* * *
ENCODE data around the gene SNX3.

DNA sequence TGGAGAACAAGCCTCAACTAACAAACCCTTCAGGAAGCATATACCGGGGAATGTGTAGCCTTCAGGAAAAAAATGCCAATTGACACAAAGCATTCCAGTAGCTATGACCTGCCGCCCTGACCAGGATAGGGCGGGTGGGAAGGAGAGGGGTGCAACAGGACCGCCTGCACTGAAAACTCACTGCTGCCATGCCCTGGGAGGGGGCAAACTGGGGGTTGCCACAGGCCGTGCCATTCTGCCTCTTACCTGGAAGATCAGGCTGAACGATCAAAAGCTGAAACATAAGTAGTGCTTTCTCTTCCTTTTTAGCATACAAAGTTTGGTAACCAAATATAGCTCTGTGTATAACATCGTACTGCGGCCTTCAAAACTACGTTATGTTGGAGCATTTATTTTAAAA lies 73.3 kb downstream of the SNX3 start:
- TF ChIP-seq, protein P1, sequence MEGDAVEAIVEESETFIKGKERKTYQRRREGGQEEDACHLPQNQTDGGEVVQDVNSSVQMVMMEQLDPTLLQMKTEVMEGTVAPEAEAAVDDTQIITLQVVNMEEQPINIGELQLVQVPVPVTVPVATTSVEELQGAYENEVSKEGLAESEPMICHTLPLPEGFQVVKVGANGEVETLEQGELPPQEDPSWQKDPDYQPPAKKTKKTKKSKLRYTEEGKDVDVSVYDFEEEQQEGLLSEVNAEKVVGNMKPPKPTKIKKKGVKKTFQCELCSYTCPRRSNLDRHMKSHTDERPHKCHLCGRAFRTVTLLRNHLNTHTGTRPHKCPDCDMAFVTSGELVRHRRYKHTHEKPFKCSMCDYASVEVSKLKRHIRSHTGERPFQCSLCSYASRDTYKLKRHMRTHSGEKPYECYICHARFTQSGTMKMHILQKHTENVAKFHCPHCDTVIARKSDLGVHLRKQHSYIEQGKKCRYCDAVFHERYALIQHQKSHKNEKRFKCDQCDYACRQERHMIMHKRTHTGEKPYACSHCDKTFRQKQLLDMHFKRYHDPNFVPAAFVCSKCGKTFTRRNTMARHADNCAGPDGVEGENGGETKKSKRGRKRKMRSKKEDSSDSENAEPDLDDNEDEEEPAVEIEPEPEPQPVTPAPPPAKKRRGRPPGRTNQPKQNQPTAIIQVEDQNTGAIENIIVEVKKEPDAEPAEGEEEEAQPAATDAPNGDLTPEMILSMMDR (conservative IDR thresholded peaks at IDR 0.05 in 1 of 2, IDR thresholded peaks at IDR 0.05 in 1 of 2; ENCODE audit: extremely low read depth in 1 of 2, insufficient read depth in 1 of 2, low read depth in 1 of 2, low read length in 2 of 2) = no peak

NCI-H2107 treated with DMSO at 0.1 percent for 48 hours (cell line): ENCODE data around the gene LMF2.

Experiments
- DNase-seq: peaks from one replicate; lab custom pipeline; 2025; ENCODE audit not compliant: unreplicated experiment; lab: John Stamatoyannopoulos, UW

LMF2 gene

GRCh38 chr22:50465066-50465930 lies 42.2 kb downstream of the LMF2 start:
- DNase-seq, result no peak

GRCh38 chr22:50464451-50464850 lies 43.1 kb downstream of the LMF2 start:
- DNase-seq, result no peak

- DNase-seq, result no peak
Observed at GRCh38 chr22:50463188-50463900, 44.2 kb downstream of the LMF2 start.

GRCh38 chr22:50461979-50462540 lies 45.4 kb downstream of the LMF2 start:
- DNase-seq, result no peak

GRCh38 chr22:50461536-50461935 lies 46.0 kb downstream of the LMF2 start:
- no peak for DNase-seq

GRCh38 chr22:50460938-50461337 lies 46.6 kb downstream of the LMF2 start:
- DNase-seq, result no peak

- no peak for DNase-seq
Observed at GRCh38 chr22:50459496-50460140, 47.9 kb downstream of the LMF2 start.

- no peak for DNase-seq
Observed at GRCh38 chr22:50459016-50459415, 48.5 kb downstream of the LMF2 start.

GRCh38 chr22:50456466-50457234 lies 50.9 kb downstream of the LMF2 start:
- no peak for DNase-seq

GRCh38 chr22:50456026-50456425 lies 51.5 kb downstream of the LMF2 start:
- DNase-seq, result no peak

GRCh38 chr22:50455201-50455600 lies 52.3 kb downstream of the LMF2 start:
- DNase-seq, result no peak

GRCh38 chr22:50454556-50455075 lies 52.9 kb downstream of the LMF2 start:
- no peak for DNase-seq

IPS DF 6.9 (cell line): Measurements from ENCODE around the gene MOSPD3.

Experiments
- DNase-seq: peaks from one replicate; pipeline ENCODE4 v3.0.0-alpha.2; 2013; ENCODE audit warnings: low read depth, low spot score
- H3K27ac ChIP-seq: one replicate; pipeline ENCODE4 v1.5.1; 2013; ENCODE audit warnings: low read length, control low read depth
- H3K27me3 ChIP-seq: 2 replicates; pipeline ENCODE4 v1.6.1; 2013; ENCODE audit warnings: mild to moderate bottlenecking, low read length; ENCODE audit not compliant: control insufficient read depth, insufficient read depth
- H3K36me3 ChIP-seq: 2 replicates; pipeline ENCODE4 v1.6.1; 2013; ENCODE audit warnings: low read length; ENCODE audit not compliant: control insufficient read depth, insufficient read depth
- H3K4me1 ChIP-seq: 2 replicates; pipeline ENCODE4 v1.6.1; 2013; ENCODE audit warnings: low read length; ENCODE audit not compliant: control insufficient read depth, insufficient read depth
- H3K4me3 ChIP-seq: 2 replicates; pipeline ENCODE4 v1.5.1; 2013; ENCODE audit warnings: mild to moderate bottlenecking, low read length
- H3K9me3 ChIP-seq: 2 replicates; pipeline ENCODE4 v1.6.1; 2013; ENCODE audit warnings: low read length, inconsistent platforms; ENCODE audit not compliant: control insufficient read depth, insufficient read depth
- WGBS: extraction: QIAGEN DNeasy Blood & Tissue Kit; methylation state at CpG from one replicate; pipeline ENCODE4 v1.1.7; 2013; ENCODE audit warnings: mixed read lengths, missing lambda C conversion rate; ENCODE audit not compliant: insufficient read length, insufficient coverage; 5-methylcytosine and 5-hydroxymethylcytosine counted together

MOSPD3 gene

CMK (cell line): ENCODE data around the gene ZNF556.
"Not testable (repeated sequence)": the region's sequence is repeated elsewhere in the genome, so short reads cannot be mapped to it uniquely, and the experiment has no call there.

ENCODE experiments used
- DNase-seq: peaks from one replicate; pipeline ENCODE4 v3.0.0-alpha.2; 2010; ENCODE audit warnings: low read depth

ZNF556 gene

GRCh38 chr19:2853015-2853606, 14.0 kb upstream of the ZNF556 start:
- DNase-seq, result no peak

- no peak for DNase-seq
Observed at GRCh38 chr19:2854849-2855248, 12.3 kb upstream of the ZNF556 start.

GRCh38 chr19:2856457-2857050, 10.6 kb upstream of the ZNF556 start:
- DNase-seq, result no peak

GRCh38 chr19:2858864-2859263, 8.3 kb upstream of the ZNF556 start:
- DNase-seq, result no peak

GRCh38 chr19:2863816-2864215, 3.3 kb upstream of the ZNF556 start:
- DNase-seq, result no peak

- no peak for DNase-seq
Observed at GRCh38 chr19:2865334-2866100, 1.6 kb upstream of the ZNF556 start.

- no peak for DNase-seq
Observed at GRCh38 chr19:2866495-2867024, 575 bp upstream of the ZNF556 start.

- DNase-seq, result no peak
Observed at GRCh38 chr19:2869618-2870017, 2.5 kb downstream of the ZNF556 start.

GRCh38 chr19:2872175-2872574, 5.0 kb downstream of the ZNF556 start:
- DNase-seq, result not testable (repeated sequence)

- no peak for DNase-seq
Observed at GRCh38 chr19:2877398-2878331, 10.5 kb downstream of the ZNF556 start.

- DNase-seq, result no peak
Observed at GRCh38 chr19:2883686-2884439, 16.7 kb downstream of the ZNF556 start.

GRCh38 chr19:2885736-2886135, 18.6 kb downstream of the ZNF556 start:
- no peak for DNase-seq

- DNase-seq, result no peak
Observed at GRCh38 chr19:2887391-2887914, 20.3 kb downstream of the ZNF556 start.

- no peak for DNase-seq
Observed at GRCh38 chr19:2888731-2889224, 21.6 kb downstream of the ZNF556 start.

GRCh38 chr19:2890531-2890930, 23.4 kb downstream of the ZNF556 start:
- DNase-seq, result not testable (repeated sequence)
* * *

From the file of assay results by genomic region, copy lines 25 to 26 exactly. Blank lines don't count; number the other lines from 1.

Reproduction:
- no peak for DNase-seq

GRCh38 chr22:50456026-50456425 lies 51.5 kb downstream of the LMF2 start: